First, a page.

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The Girls in 3B: Little Women, Big City, Bad Time

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© 2003 The Feminist Press
© 1959 Valerie Tayloe
206 pages

Content warning: Sexual assault, pedophilia, incest, domestic violence

Sometimes the stories with "happy" endings are the saddest of all.

To summarize, three women from the sticks — Pat, Annice, and must-be-protected-at-all-costs Barby — go to Chicago to try to make their way. Pat works an office job, while Annice gets involved in the local beat scene and strives to be a poet.

They struggle under the weight of an internalized patriarchy they don't realize they're carrying, i.e., they're total pick-me girls. Pat talks about the older single women in her office enjoying each other's company with repulsion, unable to imagine that women without men could be happy. Annice detests the "ugly" girls in the beat movement, while lauding how attractive and intellectual the men's ugliness is.

After narrowly surviving predatory men, they find nice boys their parents would approve of and move back to the suburbs to start the family life they initially despised. Both had ambitions for independence and lives different than the ones their mothers lived, but, when faced with a world that sees them as consumables, they have fled back to what they originally thought of as stagnancy, seeing it now as stability. These characters' happy endings are happy according to their own expectations, but damn if they aren't tragic by mine.

Barby, the last roommate, is the sweet cinnamon roll of the group. She was sexually assaulted at 13 by her father's friend. She was unable to go to her mother, who had told her that to be assaulted is to be ruined. The only one who knows is her father, who has his own incestuous feelings toward her — unacted upon but tangible in every interaction. She's trapped by the norms of the nuclear family and suburban life. She struggles with debilitating migraines and feelings of worthlessness and inner rot. When she gets to the city, she revels in the anonymity. In her invisibility, she's safe.

At work, Barby meets a beautiful older woman, Ilene, who takes her out to lunches and eventually leaves a Gay romance novel at her workstation. Barby, curious and eager, devours it. In one telling scene, Barby reads this book on a davenport — a symbol previously of suburban rot, her assault, and her father's harassment — and, for the first time, she relaxes. The book ushers her into a world beyond the one she's known, into one where she can finally belong and feel secure, something she had never thought was possible for her.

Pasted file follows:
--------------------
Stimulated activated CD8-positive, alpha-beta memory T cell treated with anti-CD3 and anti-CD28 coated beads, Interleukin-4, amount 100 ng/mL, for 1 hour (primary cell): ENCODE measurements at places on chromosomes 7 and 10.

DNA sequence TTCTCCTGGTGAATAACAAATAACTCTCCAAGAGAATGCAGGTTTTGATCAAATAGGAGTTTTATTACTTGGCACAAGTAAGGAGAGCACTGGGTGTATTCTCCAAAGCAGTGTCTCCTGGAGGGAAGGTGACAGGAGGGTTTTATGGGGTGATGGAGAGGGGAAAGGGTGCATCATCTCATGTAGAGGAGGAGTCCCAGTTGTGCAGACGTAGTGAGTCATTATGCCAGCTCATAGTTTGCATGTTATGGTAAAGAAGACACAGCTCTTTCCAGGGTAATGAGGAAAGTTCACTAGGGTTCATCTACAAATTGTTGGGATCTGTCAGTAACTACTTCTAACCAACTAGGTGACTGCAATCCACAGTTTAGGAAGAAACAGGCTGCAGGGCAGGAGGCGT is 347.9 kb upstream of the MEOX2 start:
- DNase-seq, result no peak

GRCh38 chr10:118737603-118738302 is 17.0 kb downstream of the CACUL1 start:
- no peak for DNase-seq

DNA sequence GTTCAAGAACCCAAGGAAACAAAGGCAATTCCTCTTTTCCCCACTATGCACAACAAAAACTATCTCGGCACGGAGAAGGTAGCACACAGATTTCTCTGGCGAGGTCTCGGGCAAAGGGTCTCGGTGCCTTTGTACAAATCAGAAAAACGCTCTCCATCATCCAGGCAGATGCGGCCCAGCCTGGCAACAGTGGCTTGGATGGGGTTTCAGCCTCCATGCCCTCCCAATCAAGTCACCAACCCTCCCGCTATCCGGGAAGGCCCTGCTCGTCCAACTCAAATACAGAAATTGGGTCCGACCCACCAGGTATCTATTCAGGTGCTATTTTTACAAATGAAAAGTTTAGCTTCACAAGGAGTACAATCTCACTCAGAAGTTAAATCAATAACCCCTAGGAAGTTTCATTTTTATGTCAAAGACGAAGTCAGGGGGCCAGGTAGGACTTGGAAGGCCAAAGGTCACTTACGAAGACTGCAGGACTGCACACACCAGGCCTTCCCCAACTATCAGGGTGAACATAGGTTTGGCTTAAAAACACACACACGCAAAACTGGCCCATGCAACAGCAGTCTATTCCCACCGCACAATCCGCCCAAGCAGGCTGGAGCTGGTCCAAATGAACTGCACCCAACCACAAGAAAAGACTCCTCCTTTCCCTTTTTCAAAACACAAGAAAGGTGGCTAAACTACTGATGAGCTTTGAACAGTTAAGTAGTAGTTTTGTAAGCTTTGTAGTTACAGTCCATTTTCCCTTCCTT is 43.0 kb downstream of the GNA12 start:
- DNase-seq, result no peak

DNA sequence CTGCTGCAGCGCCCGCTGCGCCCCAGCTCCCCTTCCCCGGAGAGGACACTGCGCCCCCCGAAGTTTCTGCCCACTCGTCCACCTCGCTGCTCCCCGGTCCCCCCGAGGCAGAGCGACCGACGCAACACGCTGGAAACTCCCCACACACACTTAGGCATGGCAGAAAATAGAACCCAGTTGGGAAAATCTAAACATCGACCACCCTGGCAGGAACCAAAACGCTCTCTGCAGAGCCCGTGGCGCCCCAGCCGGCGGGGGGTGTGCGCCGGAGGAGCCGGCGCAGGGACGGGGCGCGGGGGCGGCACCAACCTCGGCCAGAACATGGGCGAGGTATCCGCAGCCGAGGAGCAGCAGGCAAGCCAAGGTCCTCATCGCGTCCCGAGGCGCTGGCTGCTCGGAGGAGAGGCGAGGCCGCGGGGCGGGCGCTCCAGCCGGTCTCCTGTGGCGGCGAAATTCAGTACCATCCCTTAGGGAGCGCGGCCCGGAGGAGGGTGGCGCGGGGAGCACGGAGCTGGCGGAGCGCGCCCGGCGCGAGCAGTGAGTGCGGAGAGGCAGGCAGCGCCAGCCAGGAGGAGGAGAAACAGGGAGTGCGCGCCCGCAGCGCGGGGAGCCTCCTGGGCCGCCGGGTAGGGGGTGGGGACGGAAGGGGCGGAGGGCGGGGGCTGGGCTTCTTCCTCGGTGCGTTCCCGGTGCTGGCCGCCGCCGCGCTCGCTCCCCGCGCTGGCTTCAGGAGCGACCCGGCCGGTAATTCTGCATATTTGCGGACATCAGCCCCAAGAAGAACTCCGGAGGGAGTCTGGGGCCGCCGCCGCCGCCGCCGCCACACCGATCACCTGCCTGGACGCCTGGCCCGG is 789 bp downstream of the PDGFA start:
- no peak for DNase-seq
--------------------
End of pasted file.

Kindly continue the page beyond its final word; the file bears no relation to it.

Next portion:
A covert Gay novel slipped into her things by a mysterious older woman? If only every Queer landing could be so soft. Crucial to their relationship is that Ilene tells Barby she doesn't have to speak about her past. To love and be loved is a baptism of sorts, where what Barby thinks is rotten about herself is cleansed.

The Girls in 3B is notable for being the first book in which a Queer gets a happy ending. Arguably, the only happy ending. Barby and Ilene's relationship is the only one not saturated with deceit. Ilene is the only one to ask for consent. She alone acknowledges their difficulties and gives information that allows her partner to discover herself and make an informed decision. Barby, in turn, is honest about her attraction and expresses it.

None of this is allowed in straight 1950s relationships. Pat's fiancé, against Pat's firm refusal, still attempts to have sex with her — and Pat says that, if he hadn't, she wouldn't have felt desired. Pat's husband also doesn't know what it's like to be desired by a woman or to feel attractive; since women of the time aren't allowed to express desire, all he's learned is to push.

Beyond deceit, there's overt violence. Annice's husband tells her that he'll beat her if she cheats, and Annice tells him that she wouldn't respect him if he wasn't willing to beat a woman. Internalized patriarchy's a bitch.

They all find themselves safely ensconced in a home and with a partner by the end. Each of these happy endings is a refuge from an unwelcoming world, but that safety hinges on their isolation. None of them have friends or significant relationships outside of their partner. All of them go into their partnerships as a form of escape from something worse. The only option for women of this era in their circumstances was the abyss of domesticity and the prison of home.

In the end, I can only give these characters the same response I give when yet another straight friend announces their engagement to a milquetoast man: a pained grin and an "I'm happy you're happy."